Are you making one of these rug mistakes? Top interior designers spill!

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Looking at buying a rug soon? Then listen up to what these styling experts have to say about finding ‘the right’ rug for your space… or rather what not to do!

Here are the most common rug mistakes to avoid.

Related article: Our favourite places to shop for large rugs
Related article: How to select the right rug

Avoid a small rug

think the most common mistake I see people make when it comes to rugs, is
buying the wrong size for a room. My theory is that it’s always better to go
bigger!” explains Michelle Hart of Bask

“A rug acts to ground and define a space, so going with a larger rug will act as an anchoring point for furniture to be placed on and around. A larger rug also makes a room feel more spacious whereas a small, undersized rug for the space will always sit awkwardly.”

Julia Green of Greenhouse Interiors agrees. “So often people get the size wrong. Size matters almost as much as design. A postage-stamp rug in a small space will always look and feel ridiculous. The bigger the better, as the eye is drawn out to the perimeter so a large rug will always make the room feel bigger — even in a small apartment!”

Avoid focusing on looks alone

Rosenberg of Liberty Interiors
also says a small rug is her absolute pet hate, closely followed by getting the
wrong type. “I see a lot of people purchase the wrong type of rug without
taking into consideration their lifestyle. Most people are drawn to the woven
wool rugs, their beautiful texture plus the fact that they are soft underfoot
makes them very appealing. However, they are not suitable for families with
pets or small children as they can’t tolerate high levels of wear and tear
without it being very noticeable!”

Gina Ciancio agrees, having made this mistake herself. “Despite knowing a cream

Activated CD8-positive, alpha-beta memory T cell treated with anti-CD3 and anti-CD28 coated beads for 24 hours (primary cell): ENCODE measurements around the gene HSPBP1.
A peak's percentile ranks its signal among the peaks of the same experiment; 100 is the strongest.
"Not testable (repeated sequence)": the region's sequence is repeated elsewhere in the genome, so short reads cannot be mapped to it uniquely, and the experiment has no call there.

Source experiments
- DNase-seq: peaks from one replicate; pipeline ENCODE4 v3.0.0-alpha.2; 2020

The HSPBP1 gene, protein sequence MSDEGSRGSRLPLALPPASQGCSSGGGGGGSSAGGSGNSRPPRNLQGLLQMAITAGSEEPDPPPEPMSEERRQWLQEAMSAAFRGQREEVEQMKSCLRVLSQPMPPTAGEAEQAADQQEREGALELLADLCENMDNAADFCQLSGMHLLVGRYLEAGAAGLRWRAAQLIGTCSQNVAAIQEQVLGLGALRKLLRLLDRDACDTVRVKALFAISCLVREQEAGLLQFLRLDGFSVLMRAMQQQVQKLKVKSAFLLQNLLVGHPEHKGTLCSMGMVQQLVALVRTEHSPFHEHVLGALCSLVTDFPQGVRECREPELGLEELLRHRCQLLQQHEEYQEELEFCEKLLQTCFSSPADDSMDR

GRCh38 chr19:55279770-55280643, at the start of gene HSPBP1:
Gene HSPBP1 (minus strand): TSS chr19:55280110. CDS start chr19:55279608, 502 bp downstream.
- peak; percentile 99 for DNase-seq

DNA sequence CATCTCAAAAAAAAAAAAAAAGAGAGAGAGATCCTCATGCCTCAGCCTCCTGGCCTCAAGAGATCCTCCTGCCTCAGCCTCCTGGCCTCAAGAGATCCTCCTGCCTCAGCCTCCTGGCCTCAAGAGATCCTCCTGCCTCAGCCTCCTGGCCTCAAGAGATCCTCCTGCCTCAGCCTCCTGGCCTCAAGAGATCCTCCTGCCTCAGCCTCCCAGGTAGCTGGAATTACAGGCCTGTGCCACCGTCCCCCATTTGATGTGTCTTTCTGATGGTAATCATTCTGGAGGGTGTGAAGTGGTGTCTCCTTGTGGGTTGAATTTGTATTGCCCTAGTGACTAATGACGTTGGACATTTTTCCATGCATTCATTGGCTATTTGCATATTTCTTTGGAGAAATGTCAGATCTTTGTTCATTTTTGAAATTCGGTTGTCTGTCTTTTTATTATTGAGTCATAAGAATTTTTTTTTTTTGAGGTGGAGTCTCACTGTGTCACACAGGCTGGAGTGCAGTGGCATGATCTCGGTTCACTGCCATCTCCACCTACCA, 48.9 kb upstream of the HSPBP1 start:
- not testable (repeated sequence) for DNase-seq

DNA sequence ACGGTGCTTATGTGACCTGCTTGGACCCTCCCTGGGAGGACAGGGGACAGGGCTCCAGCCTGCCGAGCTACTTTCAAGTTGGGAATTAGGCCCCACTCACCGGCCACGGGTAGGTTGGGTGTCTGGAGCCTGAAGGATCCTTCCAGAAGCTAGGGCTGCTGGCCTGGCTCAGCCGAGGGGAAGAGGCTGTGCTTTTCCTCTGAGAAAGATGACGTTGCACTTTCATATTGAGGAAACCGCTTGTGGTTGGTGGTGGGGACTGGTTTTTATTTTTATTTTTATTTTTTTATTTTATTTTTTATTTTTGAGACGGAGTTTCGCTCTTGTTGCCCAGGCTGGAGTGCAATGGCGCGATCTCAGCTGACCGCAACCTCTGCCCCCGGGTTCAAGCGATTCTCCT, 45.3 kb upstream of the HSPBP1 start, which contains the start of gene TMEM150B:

wool rug wasn’t a good choice with young children and a black dog, I convinced
myself I could make it work. From Day 1, I was regretting my decision and after
a few months, I had to find a more suitable rug. A short pile, darker coloured or
patterned rug is a must for people with pets or young children.”

If you’re searching for a rug to sit under your dining table, Nicole Rosenberg stresses the importance of material. “Rugs under dining tables should be large enough so that it fits chairs pulled out from the table and make sure you consider the rug material and hardiness so the chairs don’t ruin the rug when being moved.”

LibertyInteriors_MtMartha_living area
Living room styling by Liberty Interiors, see the full home tour

Avoid wrong placement

“The biggest rug mistake is measuring space incorrectly and placement,” says Alexi Dascarolis of Alexi George Interiors. “Whether it be under a bed or under a couch there is a set of rules to follow rug placement. The best idea is to get some newspapers or masking tape and mark out the rug corners and area before purchasing. You’ll often find the size you thought would work doesn’t.”

Rosenberg shares some of these rules. “Living rooms almost always need at least
an 8×10 if not a 9×12. If it’s going in the centre of the room, it should
take up a large part of the floor surface. If it’s going to have some furniture
on top, make sure most of the furniture legs fit comfortably inside the rug’s

Catherine of The Stables adds, “I often see people purchasing a standard 1.6m x 2.3m rug instead going up to a 2m x 3m for their living room. I use rugs for aesthetics, but also mainly for zoning a space. If a rug is too small for the space it makes the zone feel too small. So always consider your rug size and placement before jumping straight in — measure up and mark it out before you commit to the purchase.”

rushing the purchase

Editor Gina Ciancio says “There’s more choice than ever before when it comes to rugs so it pays to shop around. It’s easier than ever to source large scale rugs (and we recently shared some of our top places to buy these) or unique, handmade rugs that will really add character to your space.”

A bold rug can be hard to commit to so she adds this advice. “Before purchasing any investment piece, like a large piece of furniture, rug or art, I like to visualise it in the space and find creating a mood board is the best way to do this. It will give you the confidence that you’ve found the right piece or make it very obvious that you need to keep searching… often the ‘safe’ option doesn’t work as it can be too flat in the space so consider playing with a bit of colour, texture or pattern.”

More styling tips

This article was first published in April 2019 and continues to be updated with latest information and images.

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